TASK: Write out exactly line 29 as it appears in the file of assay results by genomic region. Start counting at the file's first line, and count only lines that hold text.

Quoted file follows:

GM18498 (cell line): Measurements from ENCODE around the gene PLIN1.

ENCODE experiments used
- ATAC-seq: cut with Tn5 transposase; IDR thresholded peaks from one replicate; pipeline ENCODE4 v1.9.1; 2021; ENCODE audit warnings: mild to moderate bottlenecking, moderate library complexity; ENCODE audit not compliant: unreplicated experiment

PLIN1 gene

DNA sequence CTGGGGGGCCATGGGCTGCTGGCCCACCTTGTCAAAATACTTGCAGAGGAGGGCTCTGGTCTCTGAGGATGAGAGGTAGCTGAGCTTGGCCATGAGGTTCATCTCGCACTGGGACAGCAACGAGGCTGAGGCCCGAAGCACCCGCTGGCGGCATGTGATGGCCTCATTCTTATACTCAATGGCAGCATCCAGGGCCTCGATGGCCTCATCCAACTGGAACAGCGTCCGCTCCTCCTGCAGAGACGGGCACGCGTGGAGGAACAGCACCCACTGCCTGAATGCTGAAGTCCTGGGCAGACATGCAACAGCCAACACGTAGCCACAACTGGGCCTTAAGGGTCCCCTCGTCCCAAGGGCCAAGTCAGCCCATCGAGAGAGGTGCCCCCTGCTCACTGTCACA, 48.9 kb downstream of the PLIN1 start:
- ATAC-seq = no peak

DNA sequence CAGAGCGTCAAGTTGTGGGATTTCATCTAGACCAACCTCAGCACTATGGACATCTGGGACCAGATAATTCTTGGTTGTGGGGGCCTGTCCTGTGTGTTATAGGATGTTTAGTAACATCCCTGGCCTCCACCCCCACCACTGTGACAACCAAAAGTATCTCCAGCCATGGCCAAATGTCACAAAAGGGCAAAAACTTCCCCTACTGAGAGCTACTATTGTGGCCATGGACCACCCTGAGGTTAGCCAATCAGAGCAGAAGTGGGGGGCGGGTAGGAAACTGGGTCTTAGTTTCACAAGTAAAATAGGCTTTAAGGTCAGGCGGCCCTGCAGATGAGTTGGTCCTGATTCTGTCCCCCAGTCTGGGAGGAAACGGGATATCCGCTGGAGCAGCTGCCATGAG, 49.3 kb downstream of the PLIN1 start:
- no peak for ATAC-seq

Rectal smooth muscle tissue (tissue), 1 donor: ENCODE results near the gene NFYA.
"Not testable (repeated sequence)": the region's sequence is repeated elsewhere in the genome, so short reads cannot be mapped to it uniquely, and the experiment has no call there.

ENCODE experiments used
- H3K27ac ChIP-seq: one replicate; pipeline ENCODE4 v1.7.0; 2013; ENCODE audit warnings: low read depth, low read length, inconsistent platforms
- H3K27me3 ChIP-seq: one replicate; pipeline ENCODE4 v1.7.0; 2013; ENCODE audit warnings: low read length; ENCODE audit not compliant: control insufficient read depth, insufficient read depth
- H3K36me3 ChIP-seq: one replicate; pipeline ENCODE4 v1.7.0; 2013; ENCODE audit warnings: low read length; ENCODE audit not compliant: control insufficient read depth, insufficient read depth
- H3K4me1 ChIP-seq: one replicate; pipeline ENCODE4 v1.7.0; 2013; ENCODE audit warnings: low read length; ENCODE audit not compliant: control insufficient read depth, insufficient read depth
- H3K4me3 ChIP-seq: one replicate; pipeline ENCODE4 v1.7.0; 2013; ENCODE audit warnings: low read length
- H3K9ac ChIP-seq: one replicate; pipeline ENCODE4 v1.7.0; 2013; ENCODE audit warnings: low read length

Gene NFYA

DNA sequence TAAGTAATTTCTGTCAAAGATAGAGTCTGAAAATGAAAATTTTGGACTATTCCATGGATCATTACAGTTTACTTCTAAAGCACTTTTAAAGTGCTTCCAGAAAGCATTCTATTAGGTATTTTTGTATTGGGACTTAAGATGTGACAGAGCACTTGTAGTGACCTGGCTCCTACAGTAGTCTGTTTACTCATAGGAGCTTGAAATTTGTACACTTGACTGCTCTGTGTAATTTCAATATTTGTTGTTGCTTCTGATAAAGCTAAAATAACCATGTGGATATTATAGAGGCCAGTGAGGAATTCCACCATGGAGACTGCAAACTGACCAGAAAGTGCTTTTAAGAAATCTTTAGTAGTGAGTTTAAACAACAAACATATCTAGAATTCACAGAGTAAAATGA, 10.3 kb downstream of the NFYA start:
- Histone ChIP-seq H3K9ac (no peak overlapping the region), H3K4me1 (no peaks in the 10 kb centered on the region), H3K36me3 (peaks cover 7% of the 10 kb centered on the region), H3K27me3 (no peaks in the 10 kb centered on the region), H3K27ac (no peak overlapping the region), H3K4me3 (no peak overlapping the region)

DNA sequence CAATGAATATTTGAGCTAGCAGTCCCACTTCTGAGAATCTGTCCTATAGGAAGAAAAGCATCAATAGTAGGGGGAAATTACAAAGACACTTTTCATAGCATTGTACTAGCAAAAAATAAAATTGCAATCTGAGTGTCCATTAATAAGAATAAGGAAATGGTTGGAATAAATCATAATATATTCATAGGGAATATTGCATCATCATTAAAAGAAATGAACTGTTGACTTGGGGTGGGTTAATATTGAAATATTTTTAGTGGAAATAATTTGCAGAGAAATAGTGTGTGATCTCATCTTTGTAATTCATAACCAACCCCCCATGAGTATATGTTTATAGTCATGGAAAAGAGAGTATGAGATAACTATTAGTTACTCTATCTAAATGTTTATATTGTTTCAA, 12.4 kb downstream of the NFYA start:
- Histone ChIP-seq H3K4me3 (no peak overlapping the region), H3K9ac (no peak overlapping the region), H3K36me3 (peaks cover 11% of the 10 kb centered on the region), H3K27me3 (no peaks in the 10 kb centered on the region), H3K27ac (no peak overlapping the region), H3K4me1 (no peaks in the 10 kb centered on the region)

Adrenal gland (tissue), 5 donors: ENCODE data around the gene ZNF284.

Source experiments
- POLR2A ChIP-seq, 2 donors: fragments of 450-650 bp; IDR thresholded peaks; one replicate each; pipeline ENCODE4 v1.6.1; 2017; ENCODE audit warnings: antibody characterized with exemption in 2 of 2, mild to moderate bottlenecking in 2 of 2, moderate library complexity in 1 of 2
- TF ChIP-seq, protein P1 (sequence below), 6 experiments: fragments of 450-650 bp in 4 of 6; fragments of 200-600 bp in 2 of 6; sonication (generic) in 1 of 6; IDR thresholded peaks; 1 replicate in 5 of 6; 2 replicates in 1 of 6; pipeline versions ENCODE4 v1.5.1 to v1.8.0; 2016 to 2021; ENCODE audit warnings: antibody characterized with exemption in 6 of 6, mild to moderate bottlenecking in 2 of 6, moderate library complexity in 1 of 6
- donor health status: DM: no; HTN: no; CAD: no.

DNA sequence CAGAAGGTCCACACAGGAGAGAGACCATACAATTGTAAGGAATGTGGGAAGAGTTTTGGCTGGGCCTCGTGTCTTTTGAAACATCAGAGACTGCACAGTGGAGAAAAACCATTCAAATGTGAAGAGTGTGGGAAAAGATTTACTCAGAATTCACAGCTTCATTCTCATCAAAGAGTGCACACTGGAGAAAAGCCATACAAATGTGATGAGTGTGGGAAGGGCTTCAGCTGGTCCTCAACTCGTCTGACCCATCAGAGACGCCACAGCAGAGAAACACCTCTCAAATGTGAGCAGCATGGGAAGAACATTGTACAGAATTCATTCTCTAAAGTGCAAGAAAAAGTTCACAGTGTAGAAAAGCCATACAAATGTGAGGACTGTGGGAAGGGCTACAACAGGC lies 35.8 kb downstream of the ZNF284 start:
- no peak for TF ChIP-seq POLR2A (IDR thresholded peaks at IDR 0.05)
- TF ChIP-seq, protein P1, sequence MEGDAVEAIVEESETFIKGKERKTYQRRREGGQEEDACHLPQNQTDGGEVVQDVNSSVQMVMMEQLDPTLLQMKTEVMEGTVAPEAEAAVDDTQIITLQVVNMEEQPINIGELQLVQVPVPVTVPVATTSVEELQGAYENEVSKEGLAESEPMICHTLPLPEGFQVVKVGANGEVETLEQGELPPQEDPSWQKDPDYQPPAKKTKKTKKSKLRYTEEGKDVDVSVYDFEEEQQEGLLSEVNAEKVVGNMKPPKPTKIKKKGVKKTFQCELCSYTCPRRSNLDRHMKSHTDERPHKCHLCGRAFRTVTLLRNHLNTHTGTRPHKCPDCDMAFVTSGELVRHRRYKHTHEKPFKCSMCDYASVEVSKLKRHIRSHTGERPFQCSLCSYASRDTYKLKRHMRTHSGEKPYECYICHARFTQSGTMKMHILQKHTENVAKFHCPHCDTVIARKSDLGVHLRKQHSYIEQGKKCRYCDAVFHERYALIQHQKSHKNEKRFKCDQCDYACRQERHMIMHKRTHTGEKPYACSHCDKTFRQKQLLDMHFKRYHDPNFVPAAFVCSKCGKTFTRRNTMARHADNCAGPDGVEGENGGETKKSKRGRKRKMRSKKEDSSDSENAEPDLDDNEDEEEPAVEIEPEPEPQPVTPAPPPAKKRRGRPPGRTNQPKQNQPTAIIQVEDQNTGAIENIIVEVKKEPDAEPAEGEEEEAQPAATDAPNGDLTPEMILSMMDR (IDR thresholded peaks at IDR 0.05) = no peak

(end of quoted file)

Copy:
- no peak for TF ChIP-seq POLR2A (IDR thresholded peaks at IDR 0.05)